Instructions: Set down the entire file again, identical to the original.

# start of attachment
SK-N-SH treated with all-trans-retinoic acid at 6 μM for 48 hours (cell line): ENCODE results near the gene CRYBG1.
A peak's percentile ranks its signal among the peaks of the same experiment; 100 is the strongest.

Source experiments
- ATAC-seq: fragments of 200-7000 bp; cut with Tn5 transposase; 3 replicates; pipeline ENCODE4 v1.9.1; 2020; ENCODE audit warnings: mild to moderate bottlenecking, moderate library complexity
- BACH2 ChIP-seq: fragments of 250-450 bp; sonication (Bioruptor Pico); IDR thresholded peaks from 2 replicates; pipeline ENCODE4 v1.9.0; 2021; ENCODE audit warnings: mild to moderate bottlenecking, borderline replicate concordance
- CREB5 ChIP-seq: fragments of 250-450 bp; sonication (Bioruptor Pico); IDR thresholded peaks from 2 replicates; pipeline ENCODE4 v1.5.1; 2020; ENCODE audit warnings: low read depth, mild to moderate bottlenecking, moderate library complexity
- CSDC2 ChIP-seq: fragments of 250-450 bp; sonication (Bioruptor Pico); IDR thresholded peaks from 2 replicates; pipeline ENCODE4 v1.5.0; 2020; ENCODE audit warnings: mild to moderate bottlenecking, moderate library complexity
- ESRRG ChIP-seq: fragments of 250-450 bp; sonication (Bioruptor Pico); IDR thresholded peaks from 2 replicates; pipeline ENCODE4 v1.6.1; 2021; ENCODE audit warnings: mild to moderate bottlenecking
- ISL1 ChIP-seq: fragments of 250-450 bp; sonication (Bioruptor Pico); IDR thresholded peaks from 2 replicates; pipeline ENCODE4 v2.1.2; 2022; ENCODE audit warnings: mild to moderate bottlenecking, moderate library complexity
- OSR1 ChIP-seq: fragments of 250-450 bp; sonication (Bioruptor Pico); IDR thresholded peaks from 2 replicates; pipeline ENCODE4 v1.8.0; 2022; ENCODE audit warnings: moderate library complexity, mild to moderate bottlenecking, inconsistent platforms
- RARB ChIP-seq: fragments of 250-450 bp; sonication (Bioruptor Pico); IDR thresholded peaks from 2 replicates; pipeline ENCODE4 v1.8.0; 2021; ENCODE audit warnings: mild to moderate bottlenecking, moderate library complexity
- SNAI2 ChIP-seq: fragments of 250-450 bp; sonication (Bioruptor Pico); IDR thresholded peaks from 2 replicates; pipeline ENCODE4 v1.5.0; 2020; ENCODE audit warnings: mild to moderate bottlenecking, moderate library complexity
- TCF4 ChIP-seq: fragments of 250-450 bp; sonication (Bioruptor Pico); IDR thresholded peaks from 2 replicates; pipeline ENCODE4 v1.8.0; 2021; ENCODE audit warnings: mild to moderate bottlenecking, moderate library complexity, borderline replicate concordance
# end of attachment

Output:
SK-N-SH treated with all-trans-retinoic acid at 6 μM for 48 hours (cell line): ENCODE results near the gene CRYBG1.
A peak's percentile ranks its signal among the peaks of the same experiment; 100 is the strongest.

Source experiments
- ATAC-seq: fragments of 200-7000 bp; cut with Tn5 transposase; 3 replicates; pipeline ENCODE4 v1.9.1; 2020; ENCODE audit warnings: mild to moderate bottlenecking, moderate library complexity
- BACH2 ChIP-seq: fragments of 250-450 bp; sonication (Bioruptor Pico); IDR thresholded peaks from 2 replicates; pipeline ENCODE4 v1.9.0; 2021; ENCODE audit warnings: mild to moderate bottlenecking, borderline replicate concordance
- CREB5 ChIP-seq: fragments of 250-450 bp; sonication (Bioruptor Pico); IDR thresholded peaks from 2 replicates; pipeline ENCODE4 v1.5.1; 2020; ENCODE audit warnings: low read depth, mild to moderate bottlenecking, moderate library complexity
- CSDC2 ChIP-seq: fragments of 250-450 bp; sonication (Bioruptor Pico); IDR thresholded peaks from 2 replicates; pipeline ENCODE4 v1.5.0; 2020; ENCODE audit warnings: mild to moderate bottlenecking, moderate library complexity
- ESRRG ChIP-seq: fragments of 250-450 bp; sonication (Bioruptor Pico); IDR thresholded peaks from 2 replicates; pipeline ENCODE4 v1.6.1; 2021; ENCODE audit warnings: mild to moderate bottlenecking
- ISL1 ChIP-seq: fragments of 250-450 bp; sonication (Bioruptor Pico); IDR thresholded peaks from 2 replicates; pipeline ENCODE4 v2.1.2; 2022; ENCODE audit warnings: mild to moderate bottlenecking, moderate library complexity
- OSR1 ChIP-seq: fragments of 250-450 bp; sonication (Bioruptor Pico); IDR thresholded peaks from 2 replicates; pipeline ENCODE4 v1.8.0; 2022; ENCODE audit warnings: moderate library complexity, mild to moderate bottlenecking, inconsistent platforms
- RARB ChIP-seq: fragments of 250-450 bp; sonication (Bioruptor Pico); IDR thresholded peaks from 2 replicates; pipeline ENCODE4 v1.8.0; 2021; ENCODE audit warnings: mild to moderate bottlenecking, moderate library complexity
- SNAI2 ChIP-seq: fragments of 250-450 bp; sonication (Bioruptor Pico); IDR thresholded peaks from 2 replicates; pipeline ENCODE4 v1.5.0; 2020; ENCODE audit warnings: mild to moderate bottlenecking, moderate library complexity
- TCF4 ChIP-seq: fragments of 250-450 bp; sonication (Bioruptor Pico); IDR thresholded peaks from 2 replicates; pipeline ENCODE4 v1.8.0; 2021; ENCODE audit warnings: mild to moderate bottlenecking, moderate library complexity, borderline replicate concordance